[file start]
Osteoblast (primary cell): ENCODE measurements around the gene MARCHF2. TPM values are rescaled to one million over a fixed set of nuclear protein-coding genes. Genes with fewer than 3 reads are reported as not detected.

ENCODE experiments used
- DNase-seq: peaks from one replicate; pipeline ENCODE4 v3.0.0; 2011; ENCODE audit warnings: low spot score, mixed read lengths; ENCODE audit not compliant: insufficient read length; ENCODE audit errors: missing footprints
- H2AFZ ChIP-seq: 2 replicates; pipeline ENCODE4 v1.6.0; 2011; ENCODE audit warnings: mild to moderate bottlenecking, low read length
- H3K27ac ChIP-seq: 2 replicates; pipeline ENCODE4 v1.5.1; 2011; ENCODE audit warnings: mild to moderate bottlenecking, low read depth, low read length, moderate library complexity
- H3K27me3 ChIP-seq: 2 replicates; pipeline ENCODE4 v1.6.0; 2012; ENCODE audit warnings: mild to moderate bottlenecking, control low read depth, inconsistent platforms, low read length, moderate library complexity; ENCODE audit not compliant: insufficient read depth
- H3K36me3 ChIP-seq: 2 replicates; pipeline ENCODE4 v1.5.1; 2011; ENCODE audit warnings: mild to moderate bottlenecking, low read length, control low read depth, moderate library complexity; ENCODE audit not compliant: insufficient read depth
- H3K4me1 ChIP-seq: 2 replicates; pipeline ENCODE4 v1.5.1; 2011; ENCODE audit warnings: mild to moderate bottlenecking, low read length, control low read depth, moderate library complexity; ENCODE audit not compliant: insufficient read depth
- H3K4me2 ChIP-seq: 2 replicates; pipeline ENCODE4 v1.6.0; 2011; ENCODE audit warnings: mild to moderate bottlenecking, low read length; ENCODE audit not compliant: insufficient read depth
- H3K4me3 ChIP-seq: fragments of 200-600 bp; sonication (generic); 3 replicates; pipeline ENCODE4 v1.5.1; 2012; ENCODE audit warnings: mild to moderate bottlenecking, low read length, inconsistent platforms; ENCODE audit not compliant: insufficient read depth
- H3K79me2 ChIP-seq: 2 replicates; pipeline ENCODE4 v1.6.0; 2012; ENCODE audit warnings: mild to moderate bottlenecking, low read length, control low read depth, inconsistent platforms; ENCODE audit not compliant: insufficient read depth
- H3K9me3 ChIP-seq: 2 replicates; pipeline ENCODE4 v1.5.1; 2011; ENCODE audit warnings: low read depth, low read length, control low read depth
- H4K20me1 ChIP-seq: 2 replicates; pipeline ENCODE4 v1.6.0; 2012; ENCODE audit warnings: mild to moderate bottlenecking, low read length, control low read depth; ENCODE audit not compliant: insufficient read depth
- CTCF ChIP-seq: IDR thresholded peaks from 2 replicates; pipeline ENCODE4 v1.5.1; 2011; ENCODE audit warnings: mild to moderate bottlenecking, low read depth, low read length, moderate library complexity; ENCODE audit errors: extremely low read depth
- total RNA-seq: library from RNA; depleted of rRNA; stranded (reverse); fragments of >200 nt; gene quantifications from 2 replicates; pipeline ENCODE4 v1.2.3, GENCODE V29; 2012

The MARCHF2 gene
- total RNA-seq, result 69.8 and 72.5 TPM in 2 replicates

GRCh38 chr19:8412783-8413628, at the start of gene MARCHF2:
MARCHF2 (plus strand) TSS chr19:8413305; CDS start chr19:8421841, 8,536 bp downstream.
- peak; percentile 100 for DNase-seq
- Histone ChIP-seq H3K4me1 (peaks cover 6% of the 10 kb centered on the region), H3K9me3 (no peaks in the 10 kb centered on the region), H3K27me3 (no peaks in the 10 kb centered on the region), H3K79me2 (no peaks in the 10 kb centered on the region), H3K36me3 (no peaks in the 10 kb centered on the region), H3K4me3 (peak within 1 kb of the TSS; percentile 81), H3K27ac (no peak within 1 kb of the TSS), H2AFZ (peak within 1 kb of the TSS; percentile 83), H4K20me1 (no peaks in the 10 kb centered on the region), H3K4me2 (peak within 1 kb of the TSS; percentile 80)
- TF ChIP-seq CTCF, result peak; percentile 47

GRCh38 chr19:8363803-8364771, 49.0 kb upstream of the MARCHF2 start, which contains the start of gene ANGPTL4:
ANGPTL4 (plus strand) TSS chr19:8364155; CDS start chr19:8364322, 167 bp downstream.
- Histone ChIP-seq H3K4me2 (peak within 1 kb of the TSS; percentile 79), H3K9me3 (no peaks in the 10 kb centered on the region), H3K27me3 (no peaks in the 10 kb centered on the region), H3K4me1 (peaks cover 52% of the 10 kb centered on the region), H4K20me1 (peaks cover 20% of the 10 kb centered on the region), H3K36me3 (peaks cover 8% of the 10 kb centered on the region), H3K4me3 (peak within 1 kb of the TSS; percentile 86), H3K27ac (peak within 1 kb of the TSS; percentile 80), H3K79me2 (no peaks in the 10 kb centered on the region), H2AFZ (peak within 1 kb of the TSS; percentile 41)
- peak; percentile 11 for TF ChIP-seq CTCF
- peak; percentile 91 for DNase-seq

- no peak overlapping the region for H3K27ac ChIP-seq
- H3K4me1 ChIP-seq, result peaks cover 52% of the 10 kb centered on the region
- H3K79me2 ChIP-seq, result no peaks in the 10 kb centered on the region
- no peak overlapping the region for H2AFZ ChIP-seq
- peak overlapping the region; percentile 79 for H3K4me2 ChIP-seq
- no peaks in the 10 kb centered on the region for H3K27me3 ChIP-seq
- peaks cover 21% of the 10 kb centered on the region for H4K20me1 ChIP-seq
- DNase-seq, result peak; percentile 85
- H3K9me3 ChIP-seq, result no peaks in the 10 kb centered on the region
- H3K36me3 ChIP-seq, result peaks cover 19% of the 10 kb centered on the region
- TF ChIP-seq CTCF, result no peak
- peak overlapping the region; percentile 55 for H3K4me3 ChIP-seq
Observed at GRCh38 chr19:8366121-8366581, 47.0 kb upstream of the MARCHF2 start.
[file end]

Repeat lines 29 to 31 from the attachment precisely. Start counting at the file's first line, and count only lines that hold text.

- H3K4me1 ChIP-seq, result peaks cover 52% of the 10 kb centered on the region
- H3K79me2 ChIP-seq, result no peaks in the 10 kb centered on the region
- no peak overlapping the region for H2AFZ ChIP-seq